By Isabella Askar
For its last meeting of the academic year, the Media Management Association invited four faculty from the Department of Journalism and Media Management with considerable professional experience to offer advice to graduating seniors about their first job applications and interviews. The participating faculty were Professors Andrew Barton, Ana François, Sam Terilli, and Boriana Treadwell; they represented all areas of study in the department. Together, the four panelists (affectionately nicknamed "The JMM Gang") shared crucial knowledge necessary to enter the professional world upon graduation.
Sending out job applications can be overwhelming and particularly challenging for the graduating college student. François recommended that students first seek assistance from the Toppel Career Center with résumé and cover letter writing. It is also desirable to ask an industry professional in the student's area to look over the application materials before submission. Treadwell added that while there is no “one size fits all” type of résumé, a résumé should not be longer than a page to enable quick and effective assessment of it by potential employers.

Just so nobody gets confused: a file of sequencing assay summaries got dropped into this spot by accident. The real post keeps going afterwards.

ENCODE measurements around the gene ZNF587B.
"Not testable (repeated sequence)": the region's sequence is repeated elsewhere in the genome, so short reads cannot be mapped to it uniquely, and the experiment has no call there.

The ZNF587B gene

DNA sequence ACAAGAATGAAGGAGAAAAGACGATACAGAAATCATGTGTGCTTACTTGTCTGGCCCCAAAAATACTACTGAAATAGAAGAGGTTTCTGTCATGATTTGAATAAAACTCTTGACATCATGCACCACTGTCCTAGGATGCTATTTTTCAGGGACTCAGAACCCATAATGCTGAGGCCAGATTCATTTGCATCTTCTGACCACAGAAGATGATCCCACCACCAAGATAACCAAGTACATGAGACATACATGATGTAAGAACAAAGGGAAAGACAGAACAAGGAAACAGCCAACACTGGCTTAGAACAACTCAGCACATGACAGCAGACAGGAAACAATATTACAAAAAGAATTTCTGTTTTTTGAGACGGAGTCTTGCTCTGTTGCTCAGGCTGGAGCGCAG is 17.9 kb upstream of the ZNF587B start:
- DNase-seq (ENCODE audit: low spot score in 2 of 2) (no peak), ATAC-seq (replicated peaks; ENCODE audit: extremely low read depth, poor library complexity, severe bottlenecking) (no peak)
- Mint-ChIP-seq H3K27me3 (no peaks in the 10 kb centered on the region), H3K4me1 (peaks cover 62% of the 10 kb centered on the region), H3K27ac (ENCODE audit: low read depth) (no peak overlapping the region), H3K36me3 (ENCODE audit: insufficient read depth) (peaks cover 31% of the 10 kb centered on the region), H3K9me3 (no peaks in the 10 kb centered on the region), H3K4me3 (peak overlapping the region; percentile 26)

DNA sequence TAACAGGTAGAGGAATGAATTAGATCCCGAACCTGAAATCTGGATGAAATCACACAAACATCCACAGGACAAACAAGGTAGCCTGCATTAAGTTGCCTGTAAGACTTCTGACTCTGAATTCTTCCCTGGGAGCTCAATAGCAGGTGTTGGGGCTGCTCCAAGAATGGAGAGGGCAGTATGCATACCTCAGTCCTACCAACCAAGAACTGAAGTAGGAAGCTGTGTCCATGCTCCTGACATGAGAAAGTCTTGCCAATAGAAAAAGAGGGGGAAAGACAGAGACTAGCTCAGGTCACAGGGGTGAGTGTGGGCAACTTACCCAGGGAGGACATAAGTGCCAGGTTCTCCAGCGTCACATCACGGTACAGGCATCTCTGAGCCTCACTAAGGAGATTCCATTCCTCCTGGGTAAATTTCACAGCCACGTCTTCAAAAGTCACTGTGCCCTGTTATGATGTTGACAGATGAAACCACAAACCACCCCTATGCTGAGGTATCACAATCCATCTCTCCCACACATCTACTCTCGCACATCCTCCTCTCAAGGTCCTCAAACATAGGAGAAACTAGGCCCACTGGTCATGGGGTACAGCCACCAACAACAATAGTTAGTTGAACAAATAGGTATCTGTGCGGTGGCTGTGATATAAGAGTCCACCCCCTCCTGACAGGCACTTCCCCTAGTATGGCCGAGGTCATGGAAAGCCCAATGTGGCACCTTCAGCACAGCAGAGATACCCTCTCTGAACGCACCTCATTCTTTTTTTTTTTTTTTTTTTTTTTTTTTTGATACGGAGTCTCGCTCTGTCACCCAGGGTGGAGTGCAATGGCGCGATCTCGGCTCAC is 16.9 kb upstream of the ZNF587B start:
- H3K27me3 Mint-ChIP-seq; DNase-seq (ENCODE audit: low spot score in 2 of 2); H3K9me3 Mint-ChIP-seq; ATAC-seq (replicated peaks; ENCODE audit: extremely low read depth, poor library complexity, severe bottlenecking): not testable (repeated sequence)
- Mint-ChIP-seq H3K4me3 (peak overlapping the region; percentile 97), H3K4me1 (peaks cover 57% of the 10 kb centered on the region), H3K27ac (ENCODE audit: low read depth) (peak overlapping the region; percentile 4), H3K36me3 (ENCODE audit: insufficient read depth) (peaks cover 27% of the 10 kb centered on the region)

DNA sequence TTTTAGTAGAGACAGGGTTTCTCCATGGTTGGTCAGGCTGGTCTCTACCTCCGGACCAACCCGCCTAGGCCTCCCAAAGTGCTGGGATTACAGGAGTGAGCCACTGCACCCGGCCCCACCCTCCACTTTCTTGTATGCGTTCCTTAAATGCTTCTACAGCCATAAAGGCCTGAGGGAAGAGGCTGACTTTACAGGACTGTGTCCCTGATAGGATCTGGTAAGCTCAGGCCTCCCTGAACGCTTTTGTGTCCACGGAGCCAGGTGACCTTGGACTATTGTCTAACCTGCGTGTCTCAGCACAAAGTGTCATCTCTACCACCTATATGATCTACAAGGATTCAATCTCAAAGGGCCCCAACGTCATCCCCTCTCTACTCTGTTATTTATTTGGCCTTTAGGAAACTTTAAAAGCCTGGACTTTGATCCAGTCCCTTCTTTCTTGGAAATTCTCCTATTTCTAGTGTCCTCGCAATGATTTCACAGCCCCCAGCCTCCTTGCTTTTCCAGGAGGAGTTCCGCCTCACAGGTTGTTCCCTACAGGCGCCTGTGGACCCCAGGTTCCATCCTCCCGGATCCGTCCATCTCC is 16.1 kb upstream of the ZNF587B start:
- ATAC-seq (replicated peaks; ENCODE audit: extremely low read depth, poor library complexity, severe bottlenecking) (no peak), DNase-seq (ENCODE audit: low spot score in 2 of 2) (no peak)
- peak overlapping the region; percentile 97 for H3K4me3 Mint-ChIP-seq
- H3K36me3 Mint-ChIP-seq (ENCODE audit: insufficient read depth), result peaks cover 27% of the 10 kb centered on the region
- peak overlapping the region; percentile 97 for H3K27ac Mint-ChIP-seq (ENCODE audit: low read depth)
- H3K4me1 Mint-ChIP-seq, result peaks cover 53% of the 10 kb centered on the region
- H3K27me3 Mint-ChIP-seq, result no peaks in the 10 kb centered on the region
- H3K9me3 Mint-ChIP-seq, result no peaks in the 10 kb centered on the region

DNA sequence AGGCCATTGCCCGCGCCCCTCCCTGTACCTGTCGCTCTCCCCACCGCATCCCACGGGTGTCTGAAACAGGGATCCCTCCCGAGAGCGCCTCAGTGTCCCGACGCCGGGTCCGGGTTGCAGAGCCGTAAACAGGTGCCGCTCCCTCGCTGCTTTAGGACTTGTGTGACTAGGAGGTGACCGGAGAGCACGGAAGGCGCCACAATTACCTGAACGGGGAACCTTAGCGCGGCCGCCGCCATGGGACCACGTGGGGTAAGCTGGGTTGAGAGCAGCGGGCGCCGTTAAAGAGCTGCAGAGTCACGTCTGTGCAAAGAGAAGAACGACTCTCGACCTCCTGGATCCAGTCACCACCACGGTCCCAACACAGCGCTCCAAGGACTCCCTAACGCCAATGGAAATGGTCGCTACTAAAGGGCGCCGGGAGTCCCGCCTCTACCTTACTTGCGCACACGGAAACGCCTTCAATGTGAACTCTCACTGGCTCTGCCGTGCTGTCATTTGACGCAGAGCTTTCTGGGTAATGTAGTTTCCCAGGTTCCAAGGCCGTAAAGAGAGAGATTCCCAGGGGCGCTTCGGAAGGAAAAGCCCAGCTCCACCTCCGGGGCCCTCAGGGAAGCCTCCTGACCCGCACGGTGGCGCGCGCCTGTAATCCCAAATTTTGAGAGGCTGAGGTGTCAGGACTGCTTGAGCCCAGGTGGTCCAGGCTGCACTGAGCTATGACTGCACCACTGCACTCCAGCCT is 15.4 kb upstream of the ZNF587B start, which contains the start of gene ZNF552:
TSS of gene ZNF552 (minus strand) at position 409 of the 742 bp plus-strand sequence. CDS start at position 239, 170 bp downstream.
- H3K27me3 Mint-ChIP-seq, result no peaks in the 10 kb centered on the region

Barton and Terilli explained that the cover letter is equally, if not more, important as the résumé in the job application process. Contrary to popular wisdom, a cover letter should not be a simple summary of one’s résumé, but rather an opportunity to highlight one’s skills and allow the potential employer to learn more about the individual in ways that are not already addressed in the résumé. They suggested to emphasize such qualities as creativity, flexibility, reliability, and teamwork.
Once into the interview phase of the job application process, preparation is key. Applicants should search for information about the company and the interviewer, as well as study the position being applied for carefully and thoughtfully. Professor François indicated that reviewing one’s own résumé prior to an interview could lead to fresh recollections of previous achievements. Terilli noted that, in the case of uncertainty, it is always better to dress conservatively for an interview. When it comes time to ask the interviewer questions, the applicant should not focus on what is already described online or in the job application. Instead, thr applicant should try to ask inquisitive questions about the company itself.
Interviewees should follow up with a prompt thank you note via e-mail or mail. After this initial follow-up, they should then wait a certain time before contacting the interviewer again to let the company's decision-making process take place. If the applicant does not secure the job or internship, but is still interested in the position, it is advisable to keep in touch with the interviewer once or twice a year or after any perceived milestone related to the applicant's professional life.